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Women and Literacy in Morocco
Jennifer E. Spratt
The Annals of the American Academy of Political and Social Science
Vol. 520, World Literacy in the Year 2000 (Mar., 1992), pp. 121-132
Published by: Sage Publications, Inc. in association with the American Academy of Political and Social Science
Stable URL: http://www.jstor.org/stable/1047037
Page Count: 12
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This article examines the gender gap in literacy and education in Morocco, presenting the distribution of education and literacy by gender, its relation to labor force participation and family health, and the implications for literacy efforts that these factors suggest. Morocco's literacy and educational participation rates for both genders, while improving, remain among the lowest in the region, and a large gender gap-22 points for adult literacy-persists. Like men, women with a relatively high degree of education benefit in the urban labor market. In the rural labor market, postprimary education appears to be a liability, especially for females, although females with only a primary certificate may fare better than males. As elsewhere, literate and educated Moroccan women tend to have fewer children, lose fewer children to disease, and use more modern health care practices. More effective literacy work in this context demands improved statistics, targeted research, and attention to societal expectations.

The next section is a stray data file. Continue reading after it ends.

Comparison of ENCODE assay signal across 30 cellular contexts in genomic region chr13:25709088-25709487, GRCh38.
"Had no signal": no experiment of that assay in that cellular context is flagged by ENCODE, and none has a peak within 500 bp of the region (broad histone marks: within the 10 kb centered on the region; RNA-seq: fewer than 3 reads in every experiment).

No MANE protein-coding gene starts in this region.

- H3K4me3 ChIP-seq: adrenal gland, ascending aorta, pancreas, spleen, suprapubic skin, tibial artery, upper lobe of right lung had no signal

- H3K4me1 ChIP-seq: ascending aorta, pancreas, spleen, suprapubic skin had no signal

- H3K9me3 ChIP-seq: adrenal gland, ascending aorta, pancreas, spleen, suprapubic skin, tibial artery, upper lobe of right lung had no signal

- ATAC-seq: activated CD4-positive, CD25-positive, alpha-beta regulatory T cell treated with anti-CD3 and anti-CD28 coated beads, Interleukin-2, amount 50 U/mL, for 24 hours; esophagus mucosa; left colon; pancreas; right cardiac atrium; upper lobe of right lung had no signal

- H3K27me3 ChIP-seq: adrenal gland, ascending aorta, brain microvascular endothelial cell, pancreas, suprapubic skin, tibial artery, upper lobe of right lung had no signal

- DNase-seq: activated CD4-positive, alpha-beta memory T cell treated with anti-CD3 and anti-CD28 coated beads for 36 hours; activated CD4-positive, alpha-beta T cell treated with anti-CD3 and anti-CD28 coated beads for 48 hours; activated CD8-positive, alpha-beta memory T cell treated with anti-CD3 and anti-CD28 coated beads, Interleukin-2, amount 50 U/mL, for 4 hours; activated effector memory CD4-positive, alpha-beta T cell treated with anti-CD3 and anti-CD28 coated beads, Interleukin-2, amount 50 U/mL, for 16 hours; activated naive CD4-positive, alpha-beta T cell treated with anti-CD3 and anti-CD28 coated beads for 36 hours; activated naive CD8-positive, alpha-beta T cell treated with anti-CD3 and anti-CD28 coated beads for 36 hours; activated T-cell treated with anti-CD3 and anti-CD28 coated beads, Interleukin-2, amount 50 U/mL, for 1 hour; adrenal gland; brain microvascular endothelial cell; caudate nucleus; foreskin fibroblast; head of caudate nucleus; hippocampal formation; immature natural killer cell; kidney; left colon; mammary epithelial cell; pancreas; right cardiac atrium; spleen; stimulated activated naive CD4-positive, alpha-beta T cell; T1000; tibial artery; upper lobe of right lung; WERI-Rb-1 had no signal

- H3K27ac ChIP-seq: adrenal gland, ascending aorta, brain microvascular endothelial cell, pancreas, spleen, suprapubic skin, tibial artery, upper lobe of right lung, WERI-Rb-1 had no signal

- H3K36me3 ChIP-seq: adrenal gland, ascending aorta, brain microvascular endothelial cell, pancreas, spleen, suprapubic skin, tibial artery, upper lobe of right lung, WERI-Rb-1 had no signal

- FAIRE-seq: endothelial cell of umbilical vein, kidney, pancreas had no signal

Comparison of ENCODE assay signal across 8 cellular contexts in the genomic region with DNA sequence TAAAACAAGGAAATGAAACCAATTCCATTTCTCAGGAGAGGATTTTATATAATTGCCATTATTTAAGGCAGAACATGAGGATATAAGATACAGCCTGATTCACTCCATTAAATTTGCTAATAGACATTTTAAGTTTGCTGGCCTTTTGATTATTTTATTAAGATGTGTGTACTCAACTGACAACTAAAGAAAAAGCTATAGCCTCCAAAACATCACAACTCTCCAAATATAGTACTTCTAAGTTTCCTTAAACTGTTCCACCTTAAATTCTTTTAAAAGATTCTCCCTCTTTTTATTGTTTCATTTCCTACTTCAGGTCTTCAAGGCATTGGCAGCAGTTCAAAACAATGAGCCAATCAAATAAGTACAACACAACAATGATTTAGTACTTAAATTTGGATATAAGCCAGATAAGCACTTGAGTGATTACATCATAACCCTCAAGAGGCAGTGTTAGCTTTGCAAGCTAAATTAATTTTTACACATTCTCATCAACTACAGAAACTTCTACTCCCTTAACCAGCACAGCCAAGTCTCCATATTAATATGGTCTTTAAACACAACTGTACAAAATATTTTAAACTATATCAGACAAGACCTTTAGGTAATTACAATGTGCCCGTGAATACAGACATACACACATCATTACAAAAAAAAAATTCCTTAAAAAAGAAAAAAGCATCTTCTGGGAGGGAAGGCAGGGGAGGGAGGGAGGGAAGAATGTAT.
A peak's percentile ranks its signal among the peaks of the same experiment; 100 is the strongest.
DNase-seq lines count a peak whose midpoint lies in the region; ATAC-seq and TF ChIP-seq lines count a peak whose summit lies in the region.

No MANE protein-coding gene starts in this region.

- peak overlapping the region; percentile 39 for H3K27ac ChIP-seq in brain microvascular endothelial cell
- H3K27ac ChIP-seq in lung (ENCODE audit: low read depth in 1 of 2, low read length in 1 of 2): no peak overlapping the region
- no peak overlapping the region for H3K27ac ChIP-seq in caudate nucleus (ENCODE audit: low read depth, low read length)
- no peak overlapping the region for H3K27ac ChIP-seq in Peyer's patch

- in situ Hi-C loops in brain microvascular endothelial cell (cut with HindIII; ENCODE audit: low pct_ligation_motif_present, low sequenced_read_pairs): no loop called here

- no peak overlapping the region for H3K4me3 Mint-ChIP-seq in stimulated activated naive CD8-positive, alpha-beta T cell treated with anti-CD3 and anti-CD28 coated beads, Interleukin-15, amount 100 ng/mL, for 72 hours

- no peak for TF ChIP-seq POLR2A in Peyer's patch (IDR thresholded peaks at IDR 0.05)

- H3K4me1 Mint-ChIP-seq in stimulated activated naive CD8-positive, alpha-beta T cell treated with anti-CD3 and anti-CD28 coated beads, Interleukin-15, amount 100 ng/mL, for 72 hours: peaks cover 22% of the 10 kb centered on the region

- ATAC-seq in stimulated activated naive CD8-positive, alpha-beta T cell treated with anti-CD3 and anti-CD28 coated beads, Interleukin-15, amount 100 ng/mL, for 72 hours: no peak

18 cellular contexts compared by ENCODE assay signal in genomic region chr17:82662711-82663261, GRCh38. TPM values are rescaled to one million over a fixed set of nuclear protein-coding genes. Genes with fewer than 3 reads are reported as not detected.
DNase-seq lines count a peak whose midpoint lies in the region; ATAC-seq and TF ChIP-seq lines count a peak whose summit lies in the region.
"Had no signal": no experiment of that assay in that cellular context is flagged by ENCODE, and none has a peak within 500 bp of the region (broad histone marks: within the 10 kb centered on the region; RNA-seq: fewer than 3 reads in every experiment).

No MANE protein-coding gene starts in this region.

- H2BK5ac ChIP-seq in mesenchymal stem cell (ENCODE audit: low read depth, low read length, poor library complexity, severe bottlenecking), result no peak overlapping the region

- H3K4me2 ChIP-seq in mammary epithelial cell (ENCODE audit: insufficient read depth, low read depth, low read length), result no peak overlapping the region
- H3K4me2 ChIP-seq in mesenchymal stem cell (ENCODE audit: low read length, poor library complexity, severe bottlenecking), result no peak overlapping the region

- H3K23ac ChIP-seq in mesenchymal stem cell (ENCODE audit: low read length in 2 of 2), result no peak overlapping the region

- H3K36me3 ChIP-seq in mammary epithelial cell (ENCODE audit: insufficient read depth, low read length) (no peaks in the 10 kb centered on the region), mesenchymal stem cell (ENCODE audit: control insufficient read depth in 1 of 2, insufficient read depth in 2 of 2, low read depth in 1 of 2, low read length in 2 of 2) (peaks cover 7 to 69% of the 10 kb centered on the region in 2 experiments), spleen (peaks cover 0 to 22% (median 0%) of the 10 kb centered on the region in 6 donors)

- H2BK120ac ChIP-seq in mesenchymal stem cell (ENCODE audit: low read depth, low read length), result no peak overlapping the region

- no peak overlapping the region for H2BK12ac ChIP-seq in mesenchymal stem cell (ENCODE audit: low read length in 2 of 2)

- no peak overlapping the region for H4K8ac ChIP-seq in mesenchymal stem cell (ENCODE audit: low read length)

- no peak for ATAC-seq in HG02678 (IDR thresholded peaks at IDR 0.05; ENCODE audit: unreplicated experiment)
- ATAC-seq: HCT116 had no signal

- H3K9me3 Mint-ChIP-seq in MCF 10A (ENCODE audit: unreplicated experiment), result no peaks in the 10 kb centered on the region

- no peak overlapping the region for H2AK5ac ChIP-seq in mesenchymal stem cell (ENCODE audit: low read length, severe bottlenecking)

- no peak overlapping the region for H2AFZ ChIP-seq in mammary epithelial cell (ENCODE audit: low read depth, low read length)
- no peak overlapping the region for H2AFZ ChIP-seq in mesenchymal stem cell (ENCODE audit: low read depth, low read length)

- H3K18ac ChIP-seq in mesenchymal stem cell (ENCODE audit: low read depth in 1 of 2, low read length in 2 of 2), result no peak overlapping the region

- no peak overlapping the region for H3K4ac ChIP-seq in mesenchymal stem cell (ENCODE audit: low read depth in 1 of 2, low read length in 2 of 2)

The Annals of the American Academy of Political and Social Science © 1992 American Academy of Political and Social Science